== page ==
• PLCs

Leading an Effective PLC

How Do You…

  • Keep PLC meetings focused on impacting students and implementation?
  • Help teachers chunk their PD without losing valuable classroom time?
  • Automatically document PLC meetings, eliminating hours of paperwork?

Your School’s PLCs Have a Major Impact

A Professional Learning Community, or PLC, is a focused group that meets regularly to examine instructional practice and improve student outcomes.

A well run PLC can benefit an entire school, helping teachers to grow and students to become more successful learners.

We recently surveyed thousands of educators from 60 different schools to find out:

  • How PLCs impact student achievement
  • Which PLC activities boost teacher morale

The results were pretty interesting! Download the report to see how you can maximize the power of PLCs at your school.

Download the Report

Why Start a PLC?

To meet the needs of every student, teachers and leadership must consistently engage in meaningful conversations that move instruction to the next level. A high-performing PLC makes that a part of school culture, bringing everyone together in the name of increased student achievement.

It’s great for planning the use of student-centered instructional strategies that align with standards, but it also tackles other challenges that might be overwhelming for one teacher—or even team—to handle alone.

PLC members work to:

  • Improve the use of a common language and shared goals
  • Help students succeed with performance scales and assessments
  • Fairly track student progress and review student work
  • Provide appropriate interventions and enrichment support
  • Conduct instructional rounds to observe others teaching
  • Improve inter-rater reliability among teachers and leadership

Who Does What?

PLC members fill key roles, such as timekeeper, resource manager, recorder, process observer, and summarizer, but before any of that can happen, there must be a facilitator to lead the group in assigning roles and creating norms.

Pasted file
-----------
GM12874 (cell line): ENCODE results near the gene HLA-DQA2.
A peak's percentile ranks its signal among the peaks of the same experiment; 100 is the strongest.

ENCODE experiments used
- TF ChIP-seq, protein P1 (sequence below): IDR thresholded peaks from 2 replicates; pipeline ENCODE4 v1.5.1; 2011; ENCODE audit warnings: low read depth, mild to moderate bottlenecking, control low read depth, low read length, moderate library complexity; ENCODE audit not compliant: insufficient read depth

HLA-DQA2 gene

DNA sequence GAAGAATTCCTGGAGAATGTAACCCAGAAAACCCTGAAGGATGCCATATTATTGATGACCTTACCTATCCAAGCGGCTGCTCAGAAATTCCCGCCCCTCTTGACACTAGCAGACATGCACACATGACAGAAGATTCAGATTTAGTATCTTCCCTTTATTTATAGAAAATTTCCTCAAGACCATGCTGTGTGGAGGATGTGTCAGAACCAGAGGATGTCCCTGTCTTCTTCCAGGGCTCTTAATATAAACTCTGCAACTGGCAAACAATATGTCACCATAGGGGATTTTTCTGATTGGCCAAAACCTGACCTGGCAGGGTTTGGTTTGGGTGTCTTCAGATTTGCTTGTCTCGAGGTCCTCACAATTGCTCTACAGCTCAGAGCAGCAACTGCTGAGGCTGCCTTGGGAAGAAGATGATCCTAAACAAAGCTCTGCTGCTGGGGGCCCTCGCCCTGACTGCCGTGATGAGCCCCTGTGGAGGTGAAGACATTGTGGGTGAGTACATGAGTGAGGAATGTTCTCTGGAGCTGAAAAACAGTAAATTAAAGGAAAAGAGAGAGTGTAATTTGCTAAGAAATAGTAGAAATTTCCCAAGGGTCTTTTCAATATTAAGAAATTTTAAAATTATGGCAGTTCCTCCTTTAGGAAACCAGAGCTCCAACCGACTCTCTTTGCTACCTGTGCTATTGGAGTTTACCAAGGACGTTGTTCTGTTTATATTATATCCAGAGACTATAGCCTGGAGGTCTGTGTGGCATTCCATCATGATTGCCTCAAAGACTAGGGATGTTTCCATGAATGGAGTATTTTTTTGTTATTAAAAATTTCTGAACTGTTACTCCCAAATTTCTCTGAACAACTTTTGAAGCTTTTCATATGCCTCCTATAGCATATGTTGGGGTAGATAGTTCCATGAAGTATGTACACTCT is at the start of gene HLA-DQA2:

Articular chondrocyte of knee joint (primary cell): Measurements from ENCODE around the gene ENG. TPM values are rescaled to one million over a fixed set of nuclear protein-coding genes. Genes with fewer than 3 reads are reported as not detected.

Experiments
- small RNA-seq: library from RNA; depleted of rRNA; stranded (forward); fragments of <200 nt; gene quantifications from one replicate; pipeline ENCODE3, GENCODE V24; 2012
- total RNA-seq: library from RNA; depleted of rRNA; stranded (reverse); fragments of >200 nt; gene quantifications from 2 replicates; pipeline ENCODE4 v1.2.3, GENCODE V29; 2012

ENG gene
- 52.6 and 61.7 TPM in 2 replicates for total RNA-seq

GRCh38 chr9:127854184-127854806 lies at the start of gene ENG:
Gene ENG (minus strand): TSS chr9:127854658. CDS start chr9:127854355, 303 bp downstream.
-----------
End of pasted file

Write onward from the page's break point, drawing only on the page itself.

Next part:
Team norms are the general standards of behavior that everyone in a PLC agrees to uphold. They include things like:

  • Opening – A quick rundown of the day’s purpose and a review of the norms
  • Team Check-in – Each teacher briefly shares concerns or introduces a topic
  • Supportive Accountability – Share agreed-upon topics from prior meeting
  • Learning – Members review student work, create scales, and plan lessons
  • Action Items – Choose 1 or 2 strategies or techniques to use in class
  • Recap – Discuss what the team has accomplished during the meeting


The LSI Growth Tracker makes running a PLC easier than ever before. It will help you structure the PLC and when each meeting is over, everything is neatly documented, saving you time and paperwork.

Learn More

Characteristics of an Effective PLC Leader

Once norms have been established, the facilitator guides the work of the PLC to help
the group stay focused on accomplishing goals. A truly effective PLC leader will:

Listen Carefully

Model positive communication and find common ground

Remain Neutral

Provide a risk-free environment for honest interaction

Address Barriers

Guide an informed evaluation of the team’s effectiveness

Enforce Norms

Refer back to the established team norms when things go astray

Let us know how we can help.

Send us your questions and feedback, and we’ll get in touch with you as soon as possible.

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